Donjon Lacataye

Mont-de-Marsan, France

The Donjon Lacataye is the keep of a 14th-century castle, constructed by order of Gaston Phébus in the commune of Mont-de-Marsan. 

La Cataye consists of two joined Romanesque houses, which one sees perfectly while entering the current museum whose central internal wall includes Romanesque windows, a sign that one of the two houses was built before the second. These houses belonged to the Viscount's family and were more or less abandoned starting from the 15th century, when the Viscounts moved away from their town of origin. During the 16th century, their upper parts were modified and they were equipped with crenellations.

In 1860, Antoine Lacaze, mayor and owner of the keep, gave it to the town to house troops. It later became the departmental barracks until 1875, when the soldiers moved to the Bosquet barracks in the town. The keep preserved the name Caserne Lacaze (Lacaze Barracks) for nearly a century, in spite of a succession of civil uses: boarding school for young girls, gymnastics centre, municipal workshop.

In 1968, mayor Charles Lamarque-Cando inaugurated in the keep a museum of modern figurative sculpture (the Musée de Mont-de-Marsan), dedicated to two local artists, Charles Despiau and Robert Wlérick.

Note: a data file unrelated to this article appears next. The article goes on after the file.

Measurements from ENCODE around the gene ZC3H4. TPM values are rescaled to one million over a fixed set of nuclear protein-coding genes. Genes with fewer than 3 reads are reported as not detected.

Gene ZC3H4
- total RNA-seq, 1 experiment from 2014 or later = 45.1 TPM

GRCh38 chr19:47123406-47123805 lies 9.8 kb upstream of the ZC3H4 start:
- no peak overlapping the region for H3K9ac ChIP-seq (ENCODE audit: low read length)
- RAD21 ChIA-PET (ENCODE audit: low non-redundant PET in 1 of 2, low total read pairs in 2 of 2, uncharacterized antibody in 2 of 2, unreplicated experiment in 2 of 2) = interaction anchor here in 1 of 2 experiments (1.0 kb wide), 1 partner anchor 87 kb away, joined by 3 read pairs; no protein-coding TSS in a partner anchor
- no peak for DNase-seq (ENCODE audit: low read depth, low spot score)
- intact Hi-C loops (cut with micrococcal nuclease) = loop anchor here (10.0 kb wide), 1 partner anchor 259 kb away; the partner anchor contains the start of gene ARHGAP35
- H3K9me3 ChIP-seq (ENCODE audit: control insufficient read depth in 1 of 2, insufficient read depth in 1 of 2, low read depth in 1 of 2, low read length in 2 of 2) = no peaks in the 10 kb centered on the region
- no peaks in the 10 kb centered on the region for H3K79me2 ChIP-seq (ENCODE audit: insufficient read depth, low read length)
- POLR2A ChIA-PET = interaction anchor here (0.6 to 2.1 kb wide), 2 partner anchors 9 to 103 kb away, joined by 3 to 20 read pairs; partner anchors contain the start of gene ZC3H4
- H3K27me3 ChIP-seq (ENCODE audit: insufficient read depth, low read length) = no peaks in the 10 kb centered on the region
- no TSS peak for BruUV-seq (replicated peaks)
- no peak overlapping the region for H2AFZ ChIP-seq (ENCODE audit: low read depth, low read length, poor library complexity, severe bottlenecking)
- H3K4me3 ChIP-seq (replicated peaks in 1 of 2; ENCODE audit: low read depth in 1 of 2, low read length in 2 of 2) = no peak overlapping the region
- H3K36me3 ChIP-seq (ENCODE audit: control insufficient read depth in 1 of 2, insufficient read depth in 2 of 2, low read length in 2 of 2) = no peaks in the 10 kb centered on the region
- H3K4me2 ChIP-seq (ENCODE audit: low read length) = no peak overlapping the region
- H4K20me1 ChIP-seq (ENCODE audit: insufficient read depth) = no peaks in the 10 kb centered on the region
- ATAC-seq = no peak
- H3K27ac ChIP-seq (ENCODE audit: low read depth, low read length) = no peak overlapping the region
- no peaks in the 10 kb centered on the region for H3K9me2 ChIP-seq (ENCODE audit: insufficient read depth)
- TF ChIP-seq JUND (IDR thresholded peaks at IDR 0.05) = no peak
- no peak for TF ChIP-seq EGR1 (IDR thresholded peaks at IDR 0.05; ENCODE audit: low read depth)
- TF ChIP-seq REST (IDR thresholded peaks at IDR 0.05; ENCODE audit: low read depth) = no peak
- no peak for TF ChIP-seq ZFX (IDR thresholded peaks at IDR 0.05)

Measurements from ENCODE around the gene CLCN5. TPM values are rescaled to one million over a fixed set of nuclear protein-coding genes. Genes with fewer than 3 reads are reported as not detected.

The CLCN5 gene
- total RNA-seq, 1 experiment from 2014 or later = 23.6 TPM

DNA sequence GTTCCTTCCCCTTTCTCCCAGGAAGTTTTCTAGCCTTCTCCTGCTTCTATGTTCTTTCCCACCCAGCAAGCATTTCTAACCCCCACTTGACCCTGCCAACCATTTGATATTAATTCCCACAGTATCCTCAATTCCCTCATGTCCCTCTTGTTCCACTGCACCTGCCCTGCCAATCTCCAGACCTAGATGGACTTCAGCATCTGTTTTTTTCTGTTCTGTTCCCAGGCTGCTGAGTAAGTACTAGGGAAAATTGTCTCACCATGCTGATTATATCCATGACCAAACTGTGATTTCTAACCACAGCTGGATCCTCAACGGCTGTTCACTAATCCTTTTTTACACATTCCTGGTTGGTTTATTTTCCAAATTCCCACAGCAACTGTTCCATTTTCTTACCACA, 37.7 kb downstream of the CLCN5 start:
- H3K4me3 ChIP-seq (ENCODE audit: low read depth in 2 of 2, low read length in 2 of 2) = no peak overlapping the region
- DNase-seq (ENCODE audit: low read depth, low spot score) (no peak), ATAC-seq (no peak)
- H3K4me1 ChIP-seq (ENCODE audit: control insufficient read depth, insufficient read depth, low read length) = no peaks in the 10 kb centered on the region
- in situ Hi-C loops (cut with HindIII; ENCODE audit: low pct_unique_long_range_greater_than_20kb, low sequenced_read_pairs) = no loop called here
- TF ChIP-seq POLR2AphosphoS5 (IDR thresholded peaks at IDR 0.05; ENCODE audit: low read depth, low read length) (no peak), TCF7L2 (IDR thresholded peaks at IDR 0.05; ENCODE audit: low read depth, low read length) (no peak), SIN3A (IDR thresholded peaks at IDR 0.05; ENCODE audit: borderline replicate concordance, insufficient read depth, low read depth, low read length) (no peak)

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Founded: 14th century
Category: Castles and fortifications in France
Historical period: Valois Dynasty and Hundred Year's War (France)


4/5 (based on Google user reviews)

User Reviews

Mimi Keira (9 months ago)
Too bad we have to put 1 star minimum because frankly it's disappointing. More than 1h30 drive to see the outside while on google it is noted open and that we little visited according to some opinions. No phone number nothing to reach them at all
Jonathan Letterio (12 months ago)
I loved how it looked.
BELIN Fabrice (2 years ago)
Impressive shell stone monument. An unmissable historic site in Mont de Marsan, witness to the fortified past of the city. Too bad that the maintenance of the surroundings of the dungeon and the banks is not more rigorous. The wooden planks to block the windows are not very attractive either. Access to the laundry located below was closed this Easter weekend when it deserves to be seen all year round to the public.
Laurent D. (3 years ago)
It looks nice to visit but it's closed for renovations until 2025!
Sylvie Dage (5 years ago)
A must see !
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